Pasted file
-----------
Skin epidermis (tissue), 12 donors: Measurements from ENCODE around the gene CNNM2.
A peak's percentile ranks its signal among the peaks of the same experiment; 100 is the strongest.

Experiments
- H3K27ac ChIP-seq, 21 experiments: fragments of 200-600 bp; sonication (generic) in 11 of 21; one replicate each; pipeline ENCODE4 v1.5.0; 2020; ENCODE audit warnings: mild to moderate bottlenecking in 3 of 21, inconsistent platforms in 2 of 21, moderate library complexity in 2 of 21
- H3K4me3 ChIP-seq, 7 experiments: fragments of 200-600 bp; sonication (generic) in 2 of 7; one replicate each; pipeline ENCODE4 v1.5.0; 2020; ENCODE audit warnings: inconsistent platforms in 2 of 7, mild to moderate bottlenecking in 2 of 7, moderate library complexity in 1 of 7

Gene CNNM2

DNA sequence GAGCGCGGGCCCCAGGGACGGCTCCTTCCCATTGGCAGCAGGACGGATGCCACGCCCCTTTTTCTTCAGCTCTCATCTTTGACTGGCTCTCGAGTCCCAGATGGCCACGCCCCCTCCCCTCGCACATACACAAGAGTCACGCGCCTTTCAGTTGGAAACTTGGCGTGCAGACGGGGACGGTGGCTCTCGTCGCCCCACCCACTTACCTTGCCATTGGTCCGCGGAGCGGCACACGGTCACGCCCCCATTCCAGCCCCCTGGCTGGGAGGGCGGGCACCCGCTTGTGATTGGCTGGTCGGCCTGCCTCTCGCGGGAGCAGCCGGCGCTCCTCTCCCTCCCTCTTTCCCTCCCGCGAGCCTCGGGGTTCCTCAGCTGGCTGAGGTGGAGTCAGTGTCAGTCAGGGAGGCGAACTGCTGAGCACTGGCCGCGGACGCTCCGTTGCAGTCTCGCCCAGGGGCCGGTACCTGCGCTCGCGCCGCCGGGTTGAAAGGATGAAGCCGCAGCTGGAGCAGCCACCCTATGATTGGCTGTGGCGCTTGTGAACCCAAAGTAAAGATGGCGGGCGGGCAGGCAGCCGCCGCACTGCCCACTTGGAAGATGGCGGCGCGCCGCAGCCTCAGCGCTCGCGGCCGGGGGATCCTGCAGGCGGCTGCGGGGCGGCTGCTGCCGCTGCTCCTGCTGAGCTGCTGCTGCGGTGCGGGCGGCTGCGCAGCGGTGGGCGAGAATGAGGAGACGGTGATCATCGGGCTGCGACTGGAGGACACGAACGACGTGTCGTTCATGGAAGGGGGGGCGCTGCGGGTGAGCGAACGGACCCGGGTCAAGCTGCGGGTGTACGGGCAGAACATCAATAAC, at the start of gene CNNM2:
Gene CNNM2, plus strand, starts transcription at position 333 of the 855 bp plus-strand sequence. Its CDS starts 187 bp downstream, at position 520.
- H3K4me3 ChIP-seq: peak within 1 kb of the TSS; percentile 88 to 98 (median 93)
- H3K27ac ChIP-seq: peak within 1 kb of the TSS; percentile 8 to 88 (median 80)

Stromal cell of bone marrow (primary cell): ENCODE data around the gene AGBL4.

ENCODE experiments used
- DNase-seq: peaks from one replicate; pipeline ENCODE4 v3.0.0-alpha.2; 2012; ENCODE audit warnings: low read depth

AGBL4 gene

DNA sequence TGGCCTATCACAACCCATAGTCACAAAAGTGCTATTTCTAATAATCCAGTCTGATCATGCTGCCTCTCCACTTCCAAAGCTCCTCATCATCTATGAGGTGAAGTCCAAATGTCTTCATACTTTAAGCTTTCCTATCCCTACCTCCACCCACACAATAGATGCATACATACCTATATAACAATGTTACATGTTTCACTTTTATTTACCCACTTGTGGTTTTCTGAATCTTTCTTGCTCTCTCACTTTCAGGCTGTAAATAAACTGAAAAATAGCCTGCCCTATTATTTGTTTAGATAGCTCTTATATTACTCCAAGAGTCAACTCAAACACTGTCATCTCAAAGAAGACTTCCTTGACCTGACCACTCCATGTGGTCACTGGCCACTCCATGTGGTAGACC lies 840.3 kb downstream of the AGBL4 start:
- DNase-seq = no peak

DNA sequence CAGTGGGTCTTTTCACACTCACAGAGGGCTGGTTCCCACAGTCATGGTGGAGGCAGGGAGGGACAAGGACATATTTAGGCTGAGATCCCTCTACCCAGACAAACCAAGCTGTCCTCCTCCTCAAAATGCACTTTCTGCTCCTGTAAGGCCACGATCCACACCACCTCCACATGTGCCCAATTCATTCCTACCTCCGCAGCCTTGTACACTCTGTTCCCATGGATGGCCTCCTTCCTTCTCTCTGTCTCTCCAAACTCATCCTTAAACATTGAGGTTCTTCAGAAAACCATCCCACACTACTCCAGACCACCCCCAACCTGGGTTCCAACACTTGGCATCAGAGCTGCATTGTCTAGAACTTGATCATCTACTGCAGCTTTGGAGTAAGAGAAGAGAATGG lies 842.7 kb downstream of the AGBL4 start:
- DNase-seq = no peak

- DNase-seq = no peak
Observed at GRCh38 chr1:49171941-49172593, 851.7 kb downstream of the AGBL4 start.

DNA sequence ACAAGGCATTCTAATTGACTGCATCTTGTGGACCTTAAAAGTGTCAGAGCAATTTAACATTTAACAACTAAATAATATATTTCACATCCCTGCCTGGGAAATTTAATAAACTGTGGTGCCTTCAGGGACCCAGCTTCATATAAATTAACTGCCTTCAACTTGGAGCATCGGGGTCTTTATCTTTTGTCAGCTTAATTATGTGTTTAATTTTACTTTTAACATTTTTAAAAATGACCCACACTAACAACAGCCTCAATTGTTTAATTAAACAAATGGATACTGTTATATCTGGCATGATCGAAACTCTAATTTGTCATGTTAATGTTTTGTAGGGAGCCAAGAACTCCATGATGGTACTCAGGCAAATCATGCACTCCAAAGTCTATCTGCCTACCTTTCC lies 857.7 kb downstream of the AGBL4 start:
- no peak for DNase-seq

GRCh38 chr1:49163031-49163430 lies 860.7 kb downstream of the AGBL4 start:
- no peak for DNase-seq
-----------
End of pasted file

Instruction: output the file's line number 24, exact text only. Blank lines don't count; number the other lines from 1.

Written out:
- no peak for DNase-seq